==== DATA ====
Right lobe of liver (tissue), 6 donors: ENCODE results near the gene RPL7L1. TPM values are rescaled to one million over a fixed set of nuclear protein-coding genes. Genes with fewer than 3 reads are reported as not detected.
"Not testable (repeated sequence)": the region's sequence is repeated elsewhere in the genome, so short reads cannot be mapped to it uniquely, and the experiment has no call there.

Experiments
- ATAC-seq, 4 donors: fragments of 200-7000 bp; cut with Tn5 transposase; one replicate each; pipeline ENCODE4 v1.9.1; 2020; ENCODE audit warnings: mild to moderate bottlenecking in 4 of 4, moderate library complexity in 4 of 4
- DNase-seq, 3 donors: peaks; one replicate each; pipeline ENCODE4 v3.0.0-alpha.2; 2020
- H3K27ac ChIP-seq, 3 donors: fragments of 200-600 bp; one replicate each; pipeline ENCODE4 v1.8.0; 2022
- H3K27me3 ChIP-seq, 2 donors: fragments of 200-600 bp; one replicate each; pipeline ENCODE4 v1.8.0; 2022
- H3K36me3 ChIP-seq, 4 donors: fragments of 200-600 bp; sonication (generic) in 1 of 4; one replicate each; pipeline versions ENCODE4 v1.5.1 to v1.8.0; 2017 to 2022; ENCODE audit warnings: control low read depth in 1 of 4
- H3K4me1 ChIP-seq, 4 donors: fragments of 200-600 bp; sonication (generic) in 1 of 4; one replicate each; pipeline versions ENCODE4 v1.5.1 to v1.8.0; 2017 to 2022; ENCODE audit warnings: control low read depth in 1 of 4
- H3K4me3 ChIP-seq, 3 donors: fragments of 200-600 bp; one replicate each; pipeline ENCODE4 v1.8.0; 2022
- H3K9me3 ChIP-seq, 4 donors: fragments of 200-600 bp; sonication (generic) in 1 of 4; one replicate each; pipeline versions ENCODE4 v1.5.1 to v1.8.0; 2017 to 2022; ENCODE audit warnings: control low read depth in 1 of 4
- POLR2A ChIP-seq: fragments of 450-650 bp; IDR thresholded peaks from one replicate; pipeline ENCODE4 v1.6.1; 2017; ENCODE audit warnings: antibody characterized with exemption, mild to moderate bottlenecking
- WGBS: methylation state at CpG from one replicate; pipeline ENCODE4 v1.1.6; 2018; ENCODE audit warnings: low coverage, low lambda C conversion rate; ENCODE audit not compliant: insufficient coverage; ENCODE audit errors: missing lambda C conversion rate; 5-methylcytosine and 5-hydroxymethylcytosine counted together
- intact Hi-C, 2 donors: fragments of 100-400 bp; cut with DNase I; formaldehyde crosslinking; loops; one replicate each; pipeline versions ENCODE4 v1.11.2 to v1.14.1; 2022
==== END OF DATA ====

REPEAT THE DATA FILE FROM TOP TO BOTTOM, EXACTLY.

Right lobe of liver (tissue), 6 donors: ENCODE results near the gene RPL7L1. TPM values are rescaled to one million over a fixed set of nuclear protein-coding genes. Genes with fewer than 3 reads are reported as not detected.
"Not testable (repeated sequence)": the region's sequence is repeated elsewhere in the genome, so short reads cannot be mapped to it uniquely, and the experiment has no call there.

Experiments
- ATAC-seq, 4 donors: fragments of 200-7000 bp; cut with Tn5 transposase; one replicate each; pipeline ENCODE4 v1.9.1; 2020; ENCODE audit warnings: mild to moderate bottlenecking in 4 of 4, moderate library complexity in 4 of 4
- DNase-seq, 3 donors: peaks; one replicate each; pipeline ENCODE4 v3.0.0-alpha.2; 2020
- H3K27ac ChIP-seq, 3 donors: fragments of 200-600 bp; one replicate each; pipeline ENCODE4 v1.8.0; 2022
- H3K27me3 ChIP-seq, 2 donors: fragments of 200-600 bp; one replicate each; pipeline ENCODE4 v1.8.0; 2022
- H3K36me3 ChIP-seq, 4 donors: fragments of 200-600 bp; sonication (generic) in 1 of 4; one replicate each; pipeline versions ENCODE4 v1.5.1 to v1.8.0; 2017 to 2022; ENCODE audit warnings: control low read depth in 1 of 4
- H3K4me1 ChIP-seq, 4 donors: fragments of 200-600 bp; sonication (generic) in 1 of 4; one replicate each; pipeline versions ENCODE4 v1.5.1 to v1.8.0; 2017 to 2022; ENCODE audit warnings: control low read depth in 1 of 4
- H3K4me3 ChIP-seq, 3 donors: fragments of 200-600 bp; one replicate each; pipeline ENCODE4 v1.8.0; 2022
- H3K9me3 ChIP-seq, 4 donors: fragments of 200-600 bp; sonication (generic) in 1 of 4; one replicate each; pipeline versions ENCODE4 v1.5.1 to v1.8.0; 2017 to 2022; ENCODE audit warnings: control low read depth in 1 of 4
- POLR2A ChIP-seq: fragments of 450-650 bp; IDR thresholded peaks from one replicate; pipeline ENCODE4 v1.6.1; 2017; ENCODE audit warnings: antibody characterized with exemption, mild to moderate bottlenecking
- WGBS: methylation state at CpG from one replicate; pipeline ENCODE4 v1.1.6; 2018; ENCODE audit warnings: low coverage, low lambda C conversion rate; ENCODE audit not compliant: insufficient coverage; ENCODE audit errors: missing lambda C conversion rate; 5-methylcytosine and 5-hydroxymethylcytosine counted together
- intact Hi-C, 2 donors: fragments of 100-400 bp; cut with DNase I; formaldehyde crosslinking; loops; one replicate each; pipeline versions ENCODE4 v1.11.2 to v1.14.1; 2022